The Indian government is considering the proposal to introduce a per capita income-linked reference pricing mechanism for drugs, which could see the prices of some medicines being cut by up to a third.
Based on recommendations from an inter-ministerial committee, the proposal recommends fixing the price of patented drugs by comparing the prices granted in the UK, Canada, France, Australia and New Zealand. The retail price would be fixed by adjusting to the per capita income of the country, the committee advises.
In the report, the committee notes the price of Roche’s lung cancer drug Tarceva, which costs the equivalent of 121,000 rupees in Australia and France but costs 35,450 rupees in India. Adjusted to per capita income would drop the price of the drug in Australia and France to 10,309 and 11,643 rupees respectively, which, the committee says, should be the level for the retail price in India.
These calculations would only apply to drugs that have no therapeutic alternatives on the market.
The move comes at an interesting time for pharma in India as the country looks to shakeup drug procurement and review the intellectual property process.
In June, the country announced plans to make medicines free for everyone from October. Under the proposal the government would fund 75% of the costs and would be based on a central procurement agency that would buy the drugs in bulk. Meanwhile, in February, Natco Pharma was granted a compulsory licence to make and sell a copy of Bayer HealthCare’s patented cancer drug Nexavar for a fraction of the cost – a move that could become more common in a bid to reduce drug prices.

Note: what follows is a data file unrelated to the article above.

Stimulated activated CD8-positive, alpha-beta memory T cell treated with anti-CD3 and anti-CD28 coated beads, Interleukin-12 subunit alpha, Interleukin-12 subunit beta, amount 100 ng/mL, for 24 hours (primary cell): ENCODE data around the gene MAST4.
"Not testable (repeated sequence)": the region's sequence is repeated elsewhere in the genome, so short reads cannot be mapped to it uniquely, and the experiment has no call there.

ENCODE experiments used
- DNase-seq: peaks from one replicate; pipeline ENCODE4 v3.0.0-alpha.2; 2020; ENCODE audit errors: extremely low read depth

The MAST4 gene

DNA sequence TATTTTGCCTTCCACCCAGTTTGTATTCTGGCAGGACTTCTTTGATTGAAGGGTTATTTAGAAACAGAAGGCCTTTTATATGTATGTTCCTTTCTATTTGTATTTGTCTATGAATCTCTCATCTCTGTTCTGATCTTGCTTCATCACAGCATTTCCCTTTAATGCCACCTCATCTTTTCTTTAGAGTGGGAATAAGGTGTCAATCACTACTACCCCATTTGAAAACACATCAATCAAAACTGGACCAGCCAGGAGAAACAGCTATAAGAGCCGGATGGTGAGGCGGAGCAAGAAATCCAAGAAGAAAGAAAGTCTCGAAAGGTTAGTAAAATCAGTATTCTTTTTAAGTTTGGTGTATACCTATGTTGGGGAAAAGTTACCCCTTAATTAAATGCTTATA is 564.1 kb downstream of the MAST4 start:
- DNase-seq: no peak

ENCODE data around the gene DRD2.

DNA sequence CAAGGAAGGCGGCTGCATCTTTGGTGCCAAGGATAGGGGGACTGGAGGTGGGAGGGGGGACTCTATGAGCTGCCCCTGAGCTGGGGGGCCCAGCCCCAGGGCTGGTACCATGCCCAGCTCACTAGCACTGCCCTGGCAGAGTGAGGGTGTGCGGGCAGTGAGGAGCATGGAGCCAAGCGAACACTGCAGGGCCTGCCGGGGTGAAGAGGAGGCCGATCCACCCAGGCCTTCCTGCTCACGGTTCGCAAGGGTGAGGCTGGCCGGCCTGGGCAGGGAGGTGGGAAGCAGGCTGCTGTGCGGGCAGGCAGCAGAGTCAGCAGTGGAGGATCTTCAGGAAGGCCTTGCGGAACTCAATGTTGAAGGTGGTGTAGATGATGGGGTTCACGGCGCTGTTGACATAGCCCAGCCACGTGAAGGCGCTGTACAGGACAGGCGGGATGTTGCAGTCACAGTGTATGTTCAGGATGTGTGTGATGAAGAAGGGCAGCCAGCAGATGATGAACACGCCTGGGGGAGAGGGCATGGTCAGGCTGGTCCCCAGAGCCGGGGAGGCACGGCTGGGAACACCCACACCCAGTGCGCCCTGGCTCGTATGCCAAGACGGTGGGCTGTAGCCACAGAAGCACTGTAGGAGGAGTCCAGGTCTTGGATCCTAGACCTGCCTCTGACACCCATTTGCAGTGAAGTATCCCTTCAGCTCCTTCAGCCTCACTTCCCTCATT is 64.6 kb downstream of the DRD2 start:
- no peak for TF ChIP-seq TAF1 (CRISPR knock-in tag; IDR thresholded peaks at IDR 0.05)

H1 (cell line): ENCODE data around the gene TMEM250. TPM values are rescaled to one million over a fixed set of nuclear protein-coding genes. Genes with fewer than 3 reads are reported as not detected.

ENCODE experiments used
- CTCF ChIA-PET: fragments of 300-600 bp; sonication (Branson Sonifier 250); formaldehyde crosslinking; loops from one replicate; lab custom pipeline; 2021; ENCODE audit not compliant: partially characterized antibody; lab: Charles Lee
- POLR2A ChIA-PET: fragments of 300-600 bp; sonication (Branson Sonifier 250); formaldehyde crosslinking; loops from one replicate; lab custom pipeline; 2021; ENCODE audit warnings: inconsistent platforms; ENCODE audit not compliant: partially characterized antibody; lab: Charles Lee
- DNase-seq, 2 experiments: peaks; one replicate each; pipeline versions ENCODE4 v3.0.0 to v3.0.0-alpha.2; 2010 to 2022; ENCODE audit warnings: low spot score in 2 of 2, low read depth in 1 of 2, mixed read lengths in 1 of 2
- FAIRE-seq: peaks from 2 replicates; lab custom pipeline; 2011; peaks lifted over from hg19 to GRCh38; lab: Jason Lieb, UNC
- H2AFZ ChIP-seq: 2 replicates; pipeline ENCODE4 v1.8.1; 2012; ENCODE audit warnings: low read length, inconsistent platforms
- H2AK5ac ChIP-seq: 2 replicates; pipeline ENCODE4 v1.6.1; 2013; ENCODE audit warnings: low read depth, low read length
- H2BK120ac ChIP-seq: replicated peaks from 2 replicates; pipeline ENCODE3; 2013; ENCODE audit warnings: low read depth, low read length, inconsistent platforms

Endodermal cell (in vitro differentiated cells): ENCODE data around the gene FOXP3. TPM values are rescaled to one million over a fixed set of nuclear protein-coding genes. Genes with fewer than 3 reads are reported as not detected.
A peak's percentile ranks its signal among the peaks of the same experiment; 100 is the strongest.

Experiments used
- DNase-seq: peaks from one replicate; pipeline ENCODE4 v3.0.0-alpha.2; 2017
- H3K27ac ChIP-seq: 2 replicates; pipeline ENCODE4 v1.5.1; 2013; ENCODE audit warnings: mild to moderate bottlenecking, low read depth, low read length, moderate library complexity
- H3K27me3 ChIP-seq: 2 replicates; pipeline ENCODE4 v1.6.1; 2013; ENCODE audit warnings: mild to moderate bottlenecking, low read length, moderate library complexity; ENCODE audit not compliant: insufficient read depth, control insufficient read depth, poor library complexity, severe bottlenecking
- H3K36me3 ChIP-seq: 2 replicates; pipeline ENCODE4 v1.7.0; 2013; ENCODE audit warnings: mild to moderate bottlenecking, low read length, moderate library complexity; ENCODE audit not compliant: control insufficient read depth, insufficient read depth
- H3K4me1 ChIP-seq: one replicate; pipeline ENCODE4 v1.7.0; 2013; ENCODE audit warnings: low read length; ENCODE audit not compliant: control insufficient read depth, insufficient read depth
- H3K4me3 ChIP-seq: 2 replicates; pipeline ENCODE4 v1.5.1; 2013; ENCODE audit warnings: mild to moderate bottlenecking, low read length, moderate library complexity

The Indian industry trade body, the Indian Pharmaceutical Alliance, believes the reference pricing proposal has value based on how governments in developed countries, which tend to pay the majority of healthcare costs, are able to negotiate prices. In India, by comparison, up to 79% of patients foot the bill for their own healthcare.
However, the Organisation of Pharmaceutical Producers of India, the body that lobby’s industry, called the proposal “fundamentally flawed” and planned to fight it.
“To apply the ration of per capita income of India and a developed country to arrive at the in-market price of an imported patented product manufactured in a developed country with a totally different cost structure will be highly irrational and construed as comparison between apples and oranges,” said OPPI director-general Tapan Ray.
The report is to be reviewed by the department of pharmaceuticals and then will be open for consultation.